That story resonates with actor Tyler Hahn. “Absolutely,” he said. “There are songs that were my favorite songs in elementary school and middle school that I can still remember every single word to. … That’s what makes the show so powerful to an audience, especially with young learners in that it’s a good way to reach them in a creative, fun, imagination-filled environment.”
Kangas noted how the tunes stick in a listener’s mind.
“I’ll wake up in the morning like (she starts to sing), ‘We the people,’ singing the songs because they are so catchy and you cannot get them out of your head,” she said. “That’s a good thing in some cases.”
VandenHeuvel even can report a specific example of “Schoolhouse Rock” helping someone with their homework.
“I actually talked to somebody about this show, and they were curious what songs I solo in, and one of those songs is ‘Three is a Magic Number,’” he said. “And they told me that that was their favorite song. They memorized their multiplication tables, at least for the No. 3, because of that song. Whenever they had to do that they would literally sing that song for their homework and complete it.”
Learning their lines
The memorable nature of the songs do pose one challenge for the performers, though.
“This (show) can be tough because it’s so iconic because people will know if you made a mistake,” Grady said. “Some shows that aren’t as well known, you can add a little of your own spin on a song if you want. But this one, everybody knows how ‘I’m Just a Bill’ goes, so we have to sing it that way.”
Some, but not all, of the cast members can draw on firsthand experiences of watching the show as children.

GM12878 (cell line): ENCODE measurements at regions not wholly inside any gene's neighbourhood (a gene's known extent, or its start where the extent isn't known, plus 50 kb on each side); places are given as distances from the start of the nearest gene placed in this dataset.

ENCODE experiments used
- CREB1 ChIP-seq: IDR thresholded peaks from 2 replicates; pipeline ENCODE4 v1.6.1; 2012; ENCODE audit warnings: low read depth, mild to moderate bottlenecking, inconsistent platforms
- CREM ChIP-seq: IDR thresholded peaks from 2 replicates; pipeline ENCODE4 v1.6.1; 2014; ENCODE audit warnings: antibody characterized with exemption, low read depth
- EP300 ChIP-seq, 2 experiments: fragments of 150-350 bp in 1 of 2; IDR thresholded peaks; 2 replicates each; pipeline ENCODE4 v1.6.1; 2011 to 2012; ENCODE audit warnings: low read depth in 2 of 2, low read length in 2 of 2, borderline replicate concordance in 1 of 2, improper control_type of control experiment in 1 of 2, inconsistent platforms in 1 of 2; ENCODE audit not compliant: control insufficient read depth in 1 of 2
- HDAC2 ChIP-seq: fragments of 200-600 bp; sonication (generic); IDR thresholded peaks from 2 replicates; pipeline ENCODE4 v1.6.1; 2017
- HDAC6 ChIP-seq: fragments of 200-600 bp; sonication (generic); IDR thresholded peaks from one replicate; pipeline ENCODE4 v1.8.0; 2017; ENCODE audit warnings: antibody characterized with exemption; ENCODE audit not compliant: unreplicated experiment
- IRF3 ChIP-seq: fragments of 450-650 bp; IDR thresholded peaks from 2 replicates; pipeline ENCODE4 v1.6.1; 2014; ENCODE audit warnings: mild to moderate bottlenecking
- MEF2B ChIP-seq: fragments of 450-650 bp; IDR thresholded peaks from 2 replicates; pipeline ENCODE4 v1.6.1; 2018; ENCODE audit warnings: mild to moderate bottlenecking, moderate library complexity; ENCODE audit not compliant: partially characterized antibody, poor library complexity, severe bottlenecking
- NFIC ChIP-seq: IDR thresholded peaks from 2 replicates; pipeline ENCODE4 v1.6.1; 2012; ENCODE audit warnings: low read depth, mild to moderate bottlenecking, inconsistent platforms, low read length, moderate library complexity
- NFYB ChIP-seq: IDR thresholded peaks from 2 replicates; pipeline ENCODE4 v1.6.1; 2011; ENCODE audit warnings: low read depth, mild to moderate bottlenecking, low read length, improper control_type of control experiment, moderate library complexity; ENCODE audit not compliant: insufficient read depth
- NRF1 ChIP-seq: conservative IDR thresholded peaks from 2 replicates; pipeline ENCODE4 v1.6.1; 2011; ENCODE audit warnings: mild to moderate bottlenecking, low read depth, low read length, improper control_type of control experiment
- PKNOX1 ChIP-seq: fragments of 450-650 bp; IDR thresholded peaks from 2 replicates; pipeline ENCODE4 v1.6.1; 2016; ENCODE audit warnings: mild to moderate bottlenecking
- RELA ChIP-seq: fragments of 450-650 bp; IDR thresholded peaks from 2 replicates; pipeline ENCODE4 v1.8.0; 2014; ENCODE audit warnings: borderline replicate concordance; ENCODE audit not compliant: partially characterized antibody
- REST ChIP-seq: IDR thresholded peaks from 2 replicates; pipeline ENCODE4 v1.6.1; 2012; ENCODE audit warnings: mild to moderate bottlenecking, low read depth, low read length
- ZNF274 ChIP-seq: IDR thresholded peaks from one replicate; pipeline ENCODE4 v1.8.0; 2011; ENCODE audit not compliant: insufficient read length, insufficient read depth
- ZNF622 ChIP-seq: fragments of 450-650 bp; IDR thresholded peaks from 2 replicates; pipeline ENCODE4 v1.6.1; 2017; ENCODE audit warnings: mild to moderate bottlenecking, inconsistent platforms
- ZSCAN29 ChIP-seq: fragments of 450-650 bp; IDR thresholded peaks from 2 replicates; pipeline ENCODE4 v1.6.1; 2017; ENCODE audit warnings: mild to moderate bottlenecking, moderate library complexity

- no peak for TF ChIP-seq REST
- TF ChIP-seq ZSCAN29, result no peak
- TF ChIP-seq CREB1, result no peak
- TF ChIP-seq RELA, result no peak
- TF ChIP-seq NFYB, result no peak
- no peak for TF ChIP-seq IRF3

“I had never heard of it before,” cast member Jackson Berhow said, although he now sees its appeal. “I would say it is fun and catchy music that’s easy to learn. And it is enjoyable to watch it bring out the nostalgia in other people.”
Kangas grew up watching at least some of the episodes. “I had a VHS of the America one,” she said.
While billed as a kids’ show, its success would indicate popularity among a much wider age range, as Hahn suggested.
“It’s going to sound cliche … but you’re never too old to continue to learn and relearn things,” he said. “So there are definitely things that while we’re learning this music where I’m like, ‘Oh yeah, that is the process of how a bill becomes a law.’ You know that you learned it, you know that you took tests on it in grade school. You’re never too old to relearn all these things that you take for granted that you think that you already know.”
As for the percentage of education and entertainment “Schoolhouse Rock Live” comprises, Murphy was quick with an answer: “100 and 100.”
Hahn added: “It’s a fun mix of both. That’s the biggest challenge that faces us is finding that perfect balance between being silly, fun, energetic and mixing that with making sure the message and the education comes across to the audience. That’s our job, and it’s been fun and enjoyable for us taking that journey together.”
“And,” Berhow added, “making sure that the information that we’re delivering is correct — that we don’t mess up our lines.”
Grady summed up, with laughter from cast mates, what audiences can learn from “Schoolhouse Rock Live.” “If you had to describe an adjective, how would you do it?” he said. “Can you do it in five words or less because we’ll teach you.”